In the pipeline: The new underwater motorways of Norway

These submerged floating tubes may be the first step into trans-Atlantic road connections.

The western coast of Norway is home to breathtaking views. Geographical fjords give way to sheer cliffs and crevices carving sharply into the sea. Ancient glacial erosion has cut miles inland at the western coastline. While it may be gorgeous to look at, the Norwegian coast remains exhaustive to traverse and as yet impossible to do solely by car.

Norway’s Public Road Administration has proposed an infrastructure solution that is effectively a hybrid between a bridge and tunnel - an engineering feat that would be a world first.

Submerged floating tunnels are underwater traffic tubes about 30 meters below the ocean’s surface. They seem to be the best way to overcome Norway’s unique landscape. The tunnels would be tethered to massive buoyant barges for support and would connect the cities of Kristiansand and Trondheim, cutting the current 21-hour travel time by half.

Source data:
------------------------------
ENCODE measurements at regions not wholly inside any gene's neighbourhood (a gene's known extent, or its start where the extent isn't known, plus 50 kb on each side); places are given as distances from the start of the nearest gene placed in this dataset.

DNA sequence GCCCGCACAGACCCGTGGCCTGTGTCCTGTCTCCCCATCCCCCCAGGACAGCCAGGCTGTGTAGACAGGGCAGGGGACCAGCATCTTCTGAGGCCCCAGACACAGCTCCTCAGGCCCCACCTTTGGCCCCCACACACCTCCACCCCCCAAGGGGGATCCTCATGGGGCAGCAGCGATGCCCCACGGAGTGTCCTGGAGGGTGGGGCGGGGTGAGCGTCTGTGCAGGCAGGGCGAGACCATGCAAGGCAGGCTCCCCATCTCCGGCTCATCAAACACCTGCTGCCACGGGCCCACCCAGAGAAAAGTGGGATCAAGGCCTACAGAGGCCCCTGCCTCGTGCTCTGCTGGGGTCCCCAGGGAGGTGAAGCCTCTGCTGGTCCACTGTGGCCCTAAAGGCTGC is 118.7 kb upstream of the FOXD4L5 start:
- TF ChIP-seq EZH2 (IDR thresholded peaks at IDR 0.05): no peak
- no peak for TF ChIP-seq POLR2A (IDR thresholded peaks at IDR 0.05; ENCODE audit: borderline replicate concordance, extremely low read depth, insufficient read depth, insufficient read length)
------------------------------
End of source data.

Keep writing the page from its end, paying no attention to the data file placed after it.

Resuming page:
To design a way across these rocky bays, a number of variables must be considered. Each fjord has its own geological composition – differences in soil and rock density make building bridges a fragile matter. Maritime transit and the accessibility of ships must be accounted for. Preserving the natural beauty of the coastline is also part of the Norwegian government’s concern.

Eliminating the use of ferries (of which there are 7 needed to complete the journey currently) increases the trip’s economy greatly. While the infrastructure project would be a first of its kind, it would benefit from already existing designs.

Offshore oil drilling platforms and marine bridges feature the kind of architectural and engineering principles that the submerged floating tunnels of Norway would utilise.

If the project is successful, the submerged tunnels may become the stepping stone of further trans-Atlantic roadworks. Entire continents and island clusters may one day be connected with similar underwater traffic arteries.

The project is estimated to cost $25 billion to complete and should be ready for traffic by 2035 if it is approved.

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